Between 1967 and 1971 Piazzolla composed a series of four tangos that reflected the moods of the seasons in the city of Buenos Aires. The music has been arranged for numerous instrumental combinations. (The composerís associate Jose Bragato has made many of these arrangements.) At this performance we hear a version for violin and chamber orchestra. 

Symphony No.41 in C Major, K.551 (Jupiter)
Wolfgang Amadeus Mozart (1756-1791) 

After his initial success in Vienna as a composer, pianist, and teacher, Mozartís public acclaim took a downturn. Even as his fortunes waned (which would continue for the remainder of his tragically short life), he returned to composing works in large scale symphonic form. In 1788 he penned three symphonies Ė No.39 in E-flat, No.40 in G minor, and No.41 in C Major. These are three of the most extraordinary works in the output of the master from Salzburg. In form, scope, and deeply felt intensity (particularly in the musicís inner subtext), these symphonies surpass Mozartís previous efforts. In their visionary zeal, the scores look forward to Beethoven.

These final three symphonic essays have long been mired in historical mythology. Innumerable times writers and speakers have echoed the refrain that Mozart never heard these works performed in his lifetime. While there is no concrete evidence, that is unlikely. Records of concert performances in Vienna and its environs in that era are scarce. Nevertheless the noted Mozart scholar Stanley Sadie notes that Mozart usually performed or conducted his latest scores at his concerts. There was ample opportunity for him to lead his symphonic swan songs. In 1789 he gave concerts in Dresden, Leipzig, and Berlin. The following year he presented a concert in Frankfurt for the coronation of Leopold II. In 1791 a Mozart symphony opened a charity concert of the Society of Musicians in Vienna conducted by none other than Antonio Salieri. For these occasions Mozart usually unfurled new scores. Therefore it is entirely probable that one or all three of the final symphonies were performed in Mozartís lifetime (and probably in his presence).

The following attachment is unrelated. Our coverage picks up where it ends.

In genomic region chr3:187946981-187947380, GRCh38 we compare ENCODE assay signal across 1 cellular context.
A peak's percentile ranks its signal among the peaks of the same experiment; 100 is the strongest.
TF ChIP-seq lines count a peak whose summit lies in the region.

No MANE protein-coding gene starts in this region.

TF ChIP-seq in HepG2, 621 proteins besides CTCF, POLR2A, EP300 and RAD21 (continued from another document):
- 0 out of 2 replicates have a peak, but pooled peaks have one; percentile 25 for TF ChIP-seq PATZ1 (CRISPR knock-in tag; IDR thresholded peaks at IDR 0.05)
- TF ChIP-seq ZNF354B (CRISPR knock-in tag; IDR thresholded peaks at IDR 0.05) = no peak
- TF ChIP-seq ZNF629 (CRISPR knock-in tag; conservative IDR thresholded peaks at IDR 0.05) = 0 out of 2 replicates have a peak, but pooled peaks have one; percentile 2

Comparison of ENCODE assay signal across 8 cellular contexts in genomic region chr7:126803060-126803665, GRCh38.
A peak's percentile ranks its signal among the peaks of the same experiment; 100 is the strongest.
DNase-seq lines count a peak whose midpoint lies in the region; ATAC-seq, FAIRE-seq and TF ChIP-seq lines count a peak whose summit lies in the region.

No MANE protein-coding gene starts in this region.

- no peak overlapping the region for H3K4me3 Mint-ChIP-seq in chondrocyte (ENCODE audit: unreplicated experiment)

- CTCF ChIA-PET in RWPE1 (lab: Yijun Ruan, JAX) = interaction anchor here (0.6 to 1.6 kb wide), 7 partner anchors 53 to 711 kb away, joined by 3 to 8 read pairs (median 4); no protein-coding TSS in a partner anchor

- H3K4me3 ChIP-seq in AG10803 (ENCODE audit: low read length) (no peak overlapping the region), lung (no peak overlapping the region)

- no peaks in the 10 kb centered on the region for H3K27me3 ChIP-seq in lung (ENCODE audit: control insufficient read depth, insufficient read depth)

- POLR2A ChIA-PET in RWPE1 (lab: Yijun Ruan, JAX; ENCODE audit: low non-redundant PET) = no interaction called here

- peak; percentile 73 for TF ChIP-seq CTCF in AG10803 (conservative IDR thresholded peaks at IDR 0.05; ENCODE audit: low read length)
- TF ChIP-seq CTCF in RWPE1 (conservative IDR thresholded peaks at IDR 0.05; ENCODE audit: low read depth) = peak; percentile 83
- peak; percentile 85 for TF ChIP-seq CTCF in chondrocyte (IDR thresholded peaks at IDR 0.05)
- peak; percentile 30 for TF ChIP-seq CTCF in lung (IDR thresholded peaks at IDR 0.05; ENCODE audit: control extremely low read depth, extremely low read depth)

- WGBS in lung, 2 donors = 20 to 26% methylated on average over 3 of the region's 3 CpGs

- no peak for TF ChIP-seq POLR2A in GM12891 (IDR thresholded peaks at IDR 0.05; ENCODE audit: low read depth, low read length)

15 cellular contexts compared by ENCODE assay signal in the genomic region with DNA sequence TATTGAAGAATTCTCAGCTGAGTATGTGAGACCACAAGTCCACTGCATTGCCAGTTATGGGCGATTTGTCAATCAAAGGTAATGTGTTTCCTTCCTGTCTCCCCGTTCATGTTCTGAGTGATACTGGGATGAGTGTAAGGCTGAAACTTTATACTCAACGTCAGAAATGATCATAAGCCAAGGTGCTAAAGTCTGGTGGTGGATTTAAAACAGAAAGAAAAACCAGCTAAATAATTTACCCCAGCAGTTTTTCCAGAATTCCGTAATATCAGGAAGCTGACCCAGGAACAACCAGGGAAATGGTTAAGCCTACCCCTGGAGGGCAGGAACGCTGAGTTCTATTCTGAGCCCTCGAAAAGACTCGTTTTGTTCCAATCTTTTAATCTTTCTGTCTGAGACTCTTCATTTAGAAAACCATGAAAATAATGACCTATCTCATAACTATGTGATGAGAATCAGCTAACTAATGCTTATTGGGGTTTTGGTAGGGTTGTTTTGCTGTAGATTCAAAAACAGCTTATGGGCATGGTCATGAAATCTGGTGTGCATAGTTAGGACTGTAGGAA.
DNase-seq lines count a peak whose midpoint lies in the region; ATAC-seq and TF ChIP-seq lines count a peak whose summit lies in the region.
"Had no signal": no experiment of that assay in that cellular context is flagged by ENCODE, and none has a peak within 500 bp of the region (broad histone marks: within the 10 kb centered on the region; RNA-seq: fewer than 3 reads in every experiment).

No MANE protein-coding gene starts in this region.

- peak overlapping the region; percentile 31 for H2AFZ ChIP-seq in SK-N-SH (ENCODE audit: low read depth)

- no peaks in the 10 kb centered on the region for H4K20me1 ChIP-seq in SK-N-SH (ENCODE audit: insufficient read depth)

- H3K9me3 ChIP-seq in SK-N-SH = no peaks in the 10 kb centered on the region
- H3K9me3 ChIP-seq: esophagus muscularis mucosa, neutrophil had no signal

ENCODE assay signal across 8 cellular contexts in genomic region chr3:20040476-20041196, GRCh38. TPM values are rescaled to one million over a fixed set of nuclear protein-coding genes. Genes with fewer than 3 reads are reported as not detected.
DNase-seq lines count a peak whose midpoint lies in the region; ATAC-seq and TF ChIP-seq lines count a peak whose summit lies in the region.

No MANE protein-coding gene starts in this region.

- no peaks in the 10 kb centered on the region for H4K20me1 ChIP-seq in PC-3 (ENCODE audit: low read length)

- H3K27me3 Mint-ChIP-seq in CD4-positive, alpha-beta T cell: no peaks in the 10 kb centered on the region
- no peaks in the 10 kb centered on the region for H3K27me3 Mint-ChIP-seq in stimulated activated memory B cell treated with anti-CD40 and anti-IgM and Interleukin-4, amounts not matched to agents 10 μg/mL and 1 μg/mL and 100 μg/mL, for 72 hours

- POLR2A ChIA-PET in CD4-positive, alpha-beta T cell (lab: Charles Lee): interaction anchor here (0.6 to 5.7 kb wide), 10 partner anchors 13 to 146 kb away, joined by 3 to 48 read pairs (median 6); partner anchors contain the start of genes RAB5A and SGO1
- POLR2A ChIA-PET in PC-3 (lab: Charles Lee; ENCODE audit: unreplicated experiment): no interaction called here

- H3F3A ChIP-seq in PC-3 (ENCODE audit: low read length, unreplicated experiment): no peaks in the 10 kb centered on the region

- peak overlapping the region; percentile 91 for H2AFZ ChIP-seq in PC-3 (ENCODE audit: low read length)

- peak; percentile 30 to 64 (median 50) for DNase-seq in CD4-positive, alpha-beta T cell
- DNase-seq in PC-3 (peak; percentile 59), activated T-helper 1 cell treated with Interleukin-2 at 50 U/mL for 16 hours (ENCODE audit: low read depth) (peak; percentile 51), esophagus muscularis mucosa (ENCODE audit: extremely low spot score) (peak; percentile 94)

The London impresario Johann Peter Solomon (who so eagerly promoted Haydnís works) probably named the Symphony No.41 the Jupiter. There is a majestic quality to the score that makes that title particularly apt. Like Mozartís other scores in the key of C Major (particularly the Piano Concerto No.1), the Symphony features trumpets and timpani but no clarinet parts. 

The initial Allegro vivace opens with a martial subject, answered by a gentile phrase in the strings. Further development turns the opening phrase into the movementís first theme. A witty second theme (suggesting Mozartís comic operas Ė especially The Marriage of Figaro)) for strings and winds is followed by yet a third theme of memorable important. An unusually dramatic development section precedes the recapitulation of the major thematic material and a festive coda. The Andante cantabile is one of Mozartís most expressive slow movements. A gentle opening belies the drama and poignant modulations of major and minor. Mozartís most symphonic Menuetto (the symphonyís third movement) is certainly not a mere courtly dance. A lively trio suddenly turns tempestuous. It is in the Molto allegro finale that Mozart achieves his greatest stroke of genius. No less than five themes are sounded, often in fugal form. In the coda, all five subjects are played simultaneously. A triumphant conclusion (with the sounds of trumpets and drums) brings the score and Mozartís symphonic output to an end.

Like Haydnís Symphony No.104 in D Major (London), Mozartís Jupiter Symphony far exceeds the composersí previous efforts. In complexity, instrumental mastery, and melodic and contrapuntal invention, the symphony looks forward to the romantic era. The symphonies of Beethoven and Brahms, Schumann and Mendelssohn were the Jupiterís artistic descendants.